A Peculiar Crusade
Willis M. Everett and the Malmedy MassacreeBook - 2000
In the wake of World War II, 74 members of the Nazi SS were accused of a war crime--soon to be known as the Malmedy Massacre--in which a large number of American prisoners of war were murdered during the Battle of the Bulge. All of the German defendants were found guilty and more than half were sentenced to death.
Yet none was executed and, a decade later, all had been released from prison. This outcome resulted primarily from the dogged efforts of Willis M. Everett, Jr., a prominent Atlanta attorney who jeopardized his status as a member of the social elite to defend with great zeal and commitment the accused Germans.
James Weingartner offers fresh insights into one of the most controversial episodes of World War II and in the process casts new light on the often convoluted politics of war crimes justice.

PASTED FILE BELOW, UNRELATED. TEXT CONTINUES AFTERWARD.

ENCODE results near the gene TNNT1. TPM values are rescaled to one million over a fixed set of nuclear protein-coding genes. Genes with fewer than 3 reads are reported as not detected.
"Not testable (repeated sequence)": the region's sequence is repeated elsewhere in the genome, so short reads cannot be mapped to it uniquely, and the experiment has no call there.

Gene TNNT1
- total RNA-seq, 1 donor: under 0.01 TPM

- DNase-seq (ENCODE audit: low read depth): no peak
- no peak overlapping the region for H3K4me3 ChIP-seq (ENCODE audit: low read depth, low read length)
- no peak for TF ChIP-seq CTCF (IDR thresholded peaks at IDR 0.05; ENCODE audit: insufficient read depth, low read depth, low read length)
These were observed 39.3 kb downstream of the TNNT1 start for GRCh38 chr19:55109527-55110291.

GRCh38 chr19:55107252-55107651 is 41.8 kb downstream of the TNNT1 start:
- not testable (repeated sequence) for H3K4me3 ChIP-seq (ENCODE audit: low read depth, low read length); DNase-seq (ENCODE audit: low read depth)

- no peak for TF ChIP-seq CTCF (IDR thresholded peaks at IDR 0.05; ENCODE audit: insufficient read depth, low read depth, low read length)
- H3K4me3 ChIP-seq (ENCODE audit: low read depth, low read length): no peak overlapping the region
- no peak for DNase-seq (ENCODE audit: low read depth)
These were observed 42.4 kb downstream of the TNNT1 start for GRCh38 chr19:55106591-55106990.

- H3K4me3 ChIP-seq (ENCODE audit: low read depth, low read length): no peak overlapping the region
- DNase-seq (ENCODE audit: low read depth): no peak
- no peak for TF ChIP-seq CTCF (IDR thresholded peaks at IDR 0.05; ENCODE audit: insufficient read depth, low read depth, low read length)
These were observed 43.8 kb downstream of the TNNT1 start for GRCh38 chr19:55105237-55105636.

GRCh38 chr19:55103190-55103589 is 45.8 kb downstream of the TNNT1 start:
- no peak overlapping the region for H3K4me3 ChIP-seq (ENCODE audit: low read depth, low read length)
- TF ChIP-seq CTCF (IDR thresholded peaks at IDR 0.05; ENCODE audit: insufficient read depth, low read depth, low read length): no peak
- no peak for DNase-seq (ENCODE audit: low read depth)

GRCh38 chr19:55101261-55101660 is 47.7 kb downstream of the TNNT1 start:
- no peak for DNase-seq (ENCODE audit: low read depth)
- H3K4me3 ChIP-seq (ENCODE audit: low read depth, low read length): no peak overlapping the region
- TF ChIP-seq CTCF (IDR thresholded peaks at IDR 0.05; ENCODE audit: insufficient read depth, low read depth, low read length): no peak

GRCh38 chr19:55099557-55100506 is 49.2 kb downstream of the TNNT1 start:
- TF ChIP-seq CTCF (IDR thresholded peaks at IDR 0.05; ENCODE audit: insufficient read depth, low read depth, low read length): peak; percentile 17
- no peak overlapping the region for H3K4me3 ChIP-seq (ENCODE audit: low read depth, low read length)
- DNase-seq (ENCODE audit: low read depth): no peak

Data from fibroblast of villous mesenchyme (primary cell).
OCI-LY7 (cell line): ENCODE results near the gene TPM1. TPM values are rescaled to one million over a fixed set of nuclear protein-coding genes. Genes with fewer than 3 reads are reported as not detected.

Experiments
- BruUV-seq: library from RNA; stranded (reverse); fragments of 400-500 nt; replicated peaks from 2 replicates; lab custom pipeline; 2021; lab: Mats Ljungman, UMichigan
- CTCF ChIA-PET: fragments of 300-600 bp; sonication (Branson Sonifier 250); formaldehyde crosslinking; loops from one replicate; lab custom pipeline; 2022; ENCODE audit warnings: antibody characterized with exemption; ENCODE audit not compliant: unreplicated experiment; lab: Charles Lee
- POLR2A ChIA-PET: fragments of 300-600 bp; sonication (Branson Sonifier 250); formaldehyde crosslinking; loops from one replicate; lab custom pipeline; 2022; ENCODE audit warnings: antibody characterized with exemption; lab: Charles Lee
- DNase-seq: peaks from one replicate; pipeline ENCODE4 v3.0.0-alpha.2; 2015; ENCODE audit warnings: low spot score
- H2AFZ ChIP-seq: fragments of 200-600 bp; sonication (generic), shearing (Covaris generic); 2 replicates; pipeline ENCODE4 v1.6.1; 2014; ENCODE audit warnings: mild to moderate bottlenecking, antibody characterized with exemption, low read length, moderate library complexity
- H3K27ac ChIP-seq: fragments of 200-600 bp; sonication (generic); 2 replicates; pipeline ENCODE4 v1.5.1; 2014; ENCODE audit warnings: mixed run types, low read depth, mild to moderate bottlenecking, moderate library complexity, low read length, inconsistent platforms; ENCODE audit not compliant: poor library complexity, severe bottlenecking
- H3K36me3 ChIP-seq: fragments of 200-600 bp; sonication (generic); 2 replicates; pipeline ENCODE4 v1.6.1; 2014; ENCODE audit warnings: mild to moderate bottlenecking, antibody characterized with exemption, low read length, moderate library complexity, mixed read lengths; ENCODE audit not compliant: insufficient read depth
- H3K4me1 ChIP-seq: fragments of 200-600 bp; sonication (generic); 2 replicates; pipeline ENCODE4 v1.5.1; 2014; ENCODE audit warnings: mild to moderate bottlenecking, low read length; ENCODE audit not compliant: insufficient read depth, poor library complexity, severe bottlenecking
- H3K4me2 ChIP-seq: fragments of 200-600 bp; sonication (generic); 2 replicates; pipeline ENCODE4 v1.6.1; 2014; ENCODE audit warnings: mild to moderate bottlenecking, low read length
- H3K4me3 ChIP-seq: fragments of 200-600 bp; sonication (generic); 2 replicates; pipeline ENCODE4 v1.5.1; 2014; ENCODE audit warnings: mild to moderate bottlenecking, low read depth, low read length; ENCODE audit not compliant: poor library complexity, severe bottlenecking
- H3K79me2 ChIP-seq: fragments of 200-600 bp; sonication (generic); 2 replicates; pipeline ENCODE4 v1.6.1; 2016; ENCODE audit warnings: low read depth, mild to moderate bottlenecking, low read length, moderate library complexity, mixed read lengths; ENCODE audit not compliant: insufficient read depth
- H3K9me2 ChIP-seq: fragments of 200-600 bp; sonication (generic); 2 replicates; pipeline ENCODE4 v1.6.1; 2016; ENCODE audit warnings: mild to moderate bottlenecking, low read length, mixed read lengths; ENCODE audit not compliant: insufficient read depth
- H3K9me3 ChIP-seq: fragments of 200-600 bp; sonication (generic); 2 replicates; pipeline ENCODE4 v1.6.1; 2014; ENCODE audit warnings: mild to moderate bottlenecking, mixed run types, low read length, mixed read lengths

Willis M. Everett, Jr., a prominent Atlanta attorney, jeopardized his status as a member of the social elite to defend German members of the Nazi SS accused of a war crime in which a large number of American prisoners of war were murdered. Partially fuelled by an antisemitism that viewed the flaws in the investigation as signs of Jewish vengefulness, Everett was also deeply impressed by a major German defendant in the trial. Their bizarre relationship forms an intriguing component of this narrative. Includes b&w historical photos. Weingartner teaches history at Southern Illinois University. Annotation c. Book News, Inc., Portland, OR (booknews.com)